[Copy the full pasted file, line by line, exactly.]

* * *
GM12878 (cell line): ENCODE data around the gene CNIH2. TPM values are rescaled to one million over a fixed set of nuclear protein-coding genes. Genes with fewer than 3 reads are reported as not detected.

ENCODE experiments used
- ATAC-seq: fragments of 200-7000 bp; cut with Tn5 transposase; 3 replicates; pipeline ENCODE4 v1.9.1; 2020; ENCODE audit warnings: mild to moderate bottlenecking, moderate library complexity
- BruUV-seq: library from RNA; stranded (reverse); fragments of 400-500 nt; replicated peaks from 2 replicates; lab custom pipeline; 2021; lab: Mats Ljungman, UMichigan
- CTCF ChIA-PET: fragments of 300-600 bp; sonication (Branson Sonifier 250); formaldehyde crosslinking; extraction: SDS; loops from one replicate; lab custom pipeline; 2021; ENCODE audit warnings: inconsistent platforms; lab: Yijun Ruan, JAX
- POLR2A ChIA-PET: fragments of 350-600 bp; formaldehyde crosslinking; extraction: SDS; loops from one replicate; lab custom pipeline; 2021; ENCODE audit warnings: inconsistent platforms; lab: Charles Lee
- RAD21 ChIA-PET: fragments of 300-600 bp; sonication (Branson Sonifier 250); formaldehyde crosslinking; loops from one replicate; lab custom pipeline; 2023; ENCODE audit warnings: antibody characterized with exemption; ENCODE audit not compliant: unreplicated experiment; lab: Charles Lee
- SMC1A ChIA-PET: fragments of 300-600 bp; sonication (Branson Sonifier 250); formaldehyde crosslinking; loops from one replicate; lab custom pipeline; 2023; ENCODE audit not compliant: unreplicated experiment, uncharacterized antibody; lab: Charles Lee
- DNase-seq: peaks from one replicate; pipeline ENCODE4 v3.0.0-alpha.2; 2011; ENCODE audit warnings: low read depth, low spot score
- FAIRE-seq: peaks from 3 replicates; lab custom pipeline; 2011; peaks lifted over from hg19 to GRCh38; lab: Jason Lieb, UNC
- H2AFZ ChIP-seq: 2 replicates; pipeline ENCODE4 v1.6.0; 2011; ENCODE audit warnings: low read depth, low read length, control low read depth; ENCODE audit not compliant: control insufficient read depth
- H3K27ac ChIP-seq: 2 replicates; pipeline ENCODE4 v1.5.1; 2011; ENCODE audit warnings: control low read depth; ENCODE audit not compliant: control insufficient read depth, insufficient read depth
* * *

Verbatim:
GM12878 (cell line): ENCODE data around the gene CNIH2. TPM values are rescaled to one million over a fixed set of nuclear protein-coding genes. Genes with fewer than 3 reads are reported as not detected.

ENCODE experiments used
- ATAC-seq: fragments of 200-7000 bp; cut with Tn5 transposase; 3 replicates; pipeline ENCODE4 v1.9.1; 2020; ENCODE audit warnings: mild to moderate bottlenecking, moderate library complexity
- BruUV-seq: library from RNA; stranded (reverse); fragments of 400-500 nt; replicated peaks from 2 replicates; lab custom pipeline; 2021; lab: Mats Ljungman, UMichigan
- CTCF ChIA-PET: fragments of 300-600 bp; sonication (Branson Sonifier 250); formaldehyde crosslinking; extraction: SDS; loops from one replicate; lab custom pipeline; 2021; ENCODE audit warnings: inconsistent platforms; lab: Yijun Ruan, JAX
- POLR2A ChIA-PET: fragments of 350-600 bp; formaldehyde crosslinking; extraction: SDS; loops from one replicate; lab custom pipeline; 2021; ENCODE audit warnings: inconsistent platforms; lab: Charles Lee
- RAD21 ChIA-PET: fragments of 300-600 bp; sonication (Branson Sonifier 250); formaldehyde crosslinking; loops from one replicate; lab custom pipeline; 2023; ENCODE audit warnings: antibody characterized with exemption; ENCODE audit not compliant: unreplicated experiment; lab: Charles Lee
- SMC1A ChIA-PET: fragments of 300-600 bp; sonication (Branson Sonifier 250); formaldehyde crosslinking; loops from one replicate; lab custom pipeline; 2023; ENCODE audit not compliant: unreplicated experiment, uncharacterized antibody; lab: Charles Lee
- DNase-seq: peaks from one replicate; pipeline ENCODE4 v3.0.0-alpha.2; 2011; ENCODE audit warnings: low read depth, low spot score
- FAIRE-seq: peaks from 3 replicates; lab custom pipeline; 2011; peaks lifted over from hg19 to GRCh38; lab: Jason Lieb, UNC
- H2AFZ ChIP-seq: 2 replicates; pipeline ENCODE4 v1.6.0; 2011; ENCODE audit warnings: low read depth, low read length, control low read depth; ENCODE audit not compliant: control insufficient read depth
- H3K27ac ChIP-seq: 2 replicates; pipeline ENCODE4 v1.5.1; 2011; ENCODE audit warnings: control low read depth; ENCODE audit not compliant: control insufficient read depth, insufficient read depth